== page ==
Andrew Thorne-Lyman, Senior Nutrition Specialist at WorldFish and Adjunct Lecturer in the Department of Nutrition, at the Harvard University School of Public Health, guest blogs on the nutritional value of fish and its role in global development. Since joining WorldFish, I’ve spent a great deal of time learning about the important role that aquaculture and fisheries play within the global food system and considering the possibilities for harnessing the sector to have even greater impact on human nutrition and health.
A guest blog by Richard Waite of the World Resources Institute (WRI), Michael Phillips of WorldFish, and Randall Brummett of the World Bank. The world’s appetite for fish is steadily growing. Finfish and shellfish currently make up one-sixth of the animal protein people consume globally. As the global wild fish catch peaked in the 1990s, aquaculture—or fish farming—has grown rapidly to meet world fish demand, more than doubling production between 2000 and 2012.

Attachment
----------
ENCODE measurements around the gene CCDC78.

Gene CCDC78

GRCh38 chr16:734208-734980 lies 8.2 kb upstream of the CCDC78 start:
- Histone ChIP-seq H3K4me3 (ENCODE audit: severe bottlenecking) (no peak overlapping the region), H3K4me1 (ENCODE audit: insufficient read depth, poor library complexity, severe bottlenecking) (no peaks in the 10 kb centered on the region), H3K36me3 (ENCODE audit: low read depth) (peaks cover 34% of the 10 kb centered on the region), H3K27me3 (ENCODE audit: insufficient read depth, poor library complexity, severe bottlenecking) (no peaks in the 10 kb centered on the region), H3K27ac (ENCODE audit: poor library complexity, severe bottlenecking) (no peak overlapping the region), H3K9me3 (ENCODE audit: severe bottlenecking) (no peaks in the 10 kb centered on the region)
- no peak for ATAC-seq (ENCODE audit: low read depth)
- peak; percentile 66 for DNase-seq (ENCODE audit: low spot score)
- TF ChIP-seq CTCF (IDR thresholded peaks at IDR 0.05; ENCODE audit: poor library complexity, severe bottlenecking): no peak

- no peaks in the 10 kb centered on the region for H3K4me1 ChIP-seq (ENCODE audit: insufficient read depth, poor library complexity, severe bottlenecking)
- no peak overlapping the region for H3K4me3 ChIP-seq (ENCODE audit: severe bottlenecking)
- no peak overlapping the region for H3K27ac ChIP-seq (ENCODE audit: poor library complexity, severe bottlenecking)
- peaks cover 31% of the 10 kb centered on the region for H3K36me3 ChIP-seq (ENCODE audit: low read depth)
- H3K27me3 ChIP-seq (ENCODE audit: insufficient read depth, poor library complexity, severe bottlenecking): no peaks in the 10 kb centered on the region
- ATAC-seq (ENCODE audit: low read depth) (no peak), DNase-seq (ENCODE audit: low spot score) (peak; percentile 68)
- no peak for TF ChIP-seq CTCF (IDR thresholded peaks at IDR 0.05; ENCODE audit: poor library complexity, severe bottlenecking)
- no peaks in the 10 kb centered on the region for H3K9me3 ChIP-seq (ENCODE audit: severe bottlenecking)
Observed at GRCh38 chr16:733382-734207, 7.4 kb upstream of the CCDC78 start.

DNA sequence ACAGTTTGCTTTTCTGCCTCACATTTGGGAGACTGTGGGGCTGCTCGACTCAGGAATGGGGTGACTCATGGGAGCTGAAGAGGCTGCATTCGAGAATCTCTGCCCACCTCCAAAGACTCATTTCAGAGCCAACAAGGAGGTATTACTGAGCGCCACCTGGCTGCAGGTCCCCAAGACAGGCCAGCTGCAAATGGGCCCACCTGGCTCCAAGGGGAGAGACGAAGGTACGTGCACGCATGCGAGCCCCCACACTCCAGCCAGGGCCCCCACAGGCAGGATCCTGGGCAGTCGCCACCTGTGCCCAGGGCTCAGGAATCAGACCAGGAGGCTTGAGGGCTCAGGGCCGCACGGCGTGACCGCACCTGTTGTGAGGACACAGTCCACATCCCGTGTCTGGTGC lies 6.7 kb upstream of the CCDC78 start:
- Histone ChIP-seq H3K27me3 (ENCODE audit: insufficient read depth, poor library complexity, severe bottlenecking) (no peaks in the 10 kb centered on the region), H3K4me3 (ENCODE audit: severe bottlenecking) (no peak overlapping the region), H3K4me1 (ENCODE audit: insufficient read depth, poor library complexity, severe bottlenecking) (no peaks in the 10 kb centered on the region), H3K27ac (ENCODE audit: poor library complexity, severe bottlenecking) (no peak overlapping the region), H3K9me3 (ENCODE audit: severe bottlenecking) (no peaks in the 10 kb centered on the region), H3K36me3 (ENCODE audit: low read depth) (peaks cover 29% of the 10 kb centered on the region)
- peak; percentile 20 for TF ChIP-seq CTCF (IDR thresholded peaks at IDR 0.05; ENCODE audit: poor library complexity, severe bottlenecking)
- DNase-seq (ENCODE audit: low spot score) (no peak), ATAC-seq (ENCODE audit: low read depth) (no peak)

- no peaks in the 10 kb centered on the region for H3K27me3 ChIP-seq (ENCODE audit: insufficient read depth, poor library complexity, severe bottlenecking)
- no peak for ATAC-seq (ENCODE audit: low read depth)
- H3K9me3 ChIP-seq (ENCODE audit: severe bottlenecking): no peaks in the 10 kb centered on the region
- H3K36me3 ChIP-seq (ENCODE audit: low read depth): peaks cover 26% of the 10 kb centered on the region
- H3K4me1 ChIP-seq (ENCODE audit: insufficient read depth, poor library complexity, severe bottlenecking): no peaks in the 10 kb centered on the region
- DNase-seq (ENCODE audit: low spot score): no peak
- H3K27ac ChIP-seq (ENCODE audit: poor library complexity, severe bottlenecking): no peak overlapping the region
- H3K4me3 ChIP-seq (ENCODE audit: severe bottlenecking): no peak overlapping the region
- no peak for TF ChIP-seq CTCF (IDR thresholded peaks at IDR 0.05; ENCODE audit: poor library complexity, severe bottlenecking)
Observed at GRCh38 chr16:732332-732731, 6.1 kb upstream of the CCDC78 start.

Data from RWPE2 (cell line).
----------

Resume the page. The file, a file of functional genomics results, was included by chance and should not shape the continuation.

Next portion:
The recent World Bank report on future supply and demand for fish deserves attention and applause. It represents a laudable effort to explore how the economics of fish supply and fish demand interact and how increasing incomes and population growth will drive change. While the authors are rightly cautious about over-interpreting their findings, their results provide some arresting glimpses of what the future might hold.